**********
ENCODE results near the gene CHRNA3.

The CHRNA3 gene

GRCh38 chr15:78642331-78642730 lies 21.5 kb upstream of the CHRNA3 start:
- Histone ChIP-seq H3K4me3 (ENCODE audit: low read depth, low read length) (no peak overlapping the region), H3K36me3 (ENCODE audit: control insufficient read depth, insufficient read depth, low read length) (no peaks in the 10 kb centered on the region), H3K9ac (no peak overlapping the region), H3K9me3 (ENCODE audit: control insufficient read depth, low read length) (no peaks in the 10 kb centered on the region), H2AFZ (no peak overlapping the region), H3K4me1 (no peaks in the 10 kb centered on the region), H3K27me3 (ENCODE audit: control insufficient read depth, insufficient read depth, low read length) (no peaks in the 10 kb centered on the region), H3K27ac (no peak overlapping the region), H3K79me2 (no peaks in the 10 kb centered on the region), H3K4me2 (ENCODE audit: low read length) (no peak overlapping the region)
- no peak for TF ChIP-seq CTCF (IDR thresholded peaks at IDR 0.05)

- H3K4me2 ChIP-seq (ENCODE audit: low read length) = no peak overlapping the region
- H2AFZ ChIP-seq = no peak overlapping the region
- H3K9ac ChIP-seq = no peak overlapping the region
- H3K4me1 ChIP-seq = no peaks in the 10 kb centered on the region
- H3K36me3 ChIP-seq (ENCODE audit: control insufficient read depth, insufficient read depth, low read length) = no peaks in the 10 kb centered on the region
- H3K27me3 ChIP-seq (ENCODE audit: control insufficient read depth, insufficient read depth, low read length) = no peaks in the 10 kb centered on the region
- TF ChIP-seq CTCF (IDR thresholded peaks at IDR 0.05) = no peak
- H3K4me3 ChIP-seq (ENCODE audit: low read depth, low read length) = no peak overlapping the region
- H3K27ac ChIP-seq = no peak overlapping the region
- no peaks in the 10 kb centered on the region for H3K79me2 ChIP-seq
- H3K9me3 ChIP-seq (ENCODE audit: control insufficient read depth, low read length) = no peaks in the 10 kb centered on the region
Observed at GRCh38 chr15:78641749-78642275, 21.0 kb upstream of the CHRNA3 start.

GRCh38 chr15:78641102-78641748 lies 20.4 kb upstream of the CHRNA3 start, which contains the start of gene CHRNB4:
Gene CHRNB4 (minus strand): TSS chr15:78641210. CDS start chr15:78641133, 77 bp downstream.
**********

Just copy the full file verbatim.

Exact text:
ENCODE results near the gene CHRNA3.

The CHRNA3 gene

GRCh38 chr15:78642331-78642730 lies 21.5 kb upstream of the CHRNA3 start:
- Histone ChIP-seq H3K4me3 (ENCODE audit: low read depth, low read length) (no peak overlapping the region), H3K36me3 (ENCODE audit: control insufficient read depth, insufficient read depth, low read length) (no peaks in the 10 kb centered on the region), H3K9ac (no peak overlapping the region), H3K9me3 (ENCODE audit: control insufficient read depth, low read length) (no peaks in the 10 kb centered on the region), H2AFZ (no peak overlapping the region), H3K4me1 (no peaks in the 10 kb centered on the region), H3K27me3 (ENCODE audit: control insufficient read depth, insufficient read depth, low read length) (no peaks in the 10 kb centered on the region), H3K27ac (no peak overlapping the region), H3K79me2 (no peaks in the 10 kb centered on the region), H3K4me2 (ENCODE audit: low read length) (no peak overlapping the region)
- no peak for TF ChIP-seq CTCF (IDR thresholded peaks at IDR 0.05)

- H3K4me2 ChIP-seq (ENCODE audit: low read length) = no peak overlapping the region
- H2AFZ ChIP-seq = no peak overlapping the region
- H3K9ac ChIP-seq = no peak overlapping the region
- H3K4me1 ChIP-seq = no peaks in the 10 kb centered on the region
- H3K36me3 ChIP-seq (ENCODE audit: control insufficient read depth, insufficient read depth, low read length) = no peaks in the 10 kb centered on the region
- H3K27me3 ChIP-seq (ENCODE audit: control insufficient read depth, insufficient read depth, low read length) = no peaks in the 10 kb centered on the region
- TF ChIP-seq CTCF (IDR thresholded peaks at IDR 0.05) = no peak
- H3K4me3 ChIP-seq (ENCODE audit: low read depth, low read length) = no peak overlapping the region
- H3K27ac ChIP-seq = no peak overlapping the region
- no peaks in the 10 kb centered on the region for H3K79me2 ChIP-seq
- H3K9me3 ChIP-seq (ENCODE audit: control insufficient read depth, low read length) = no peaks in the 10 kb centered on the region
Observed at GRCh38 chr15:78641749-78642275, 21.0 kb upstream of the CHRNA3 start.

GRCh38 chr15:78641102-78641748 lies 20.4 kb upstream of the CHRNA3 start, which contains the start of gene CHRNB4:
Gene CHRNB4 (minus strand): TSS chr15:78641210. CDS start chr15:78641133, 77 bp downstream.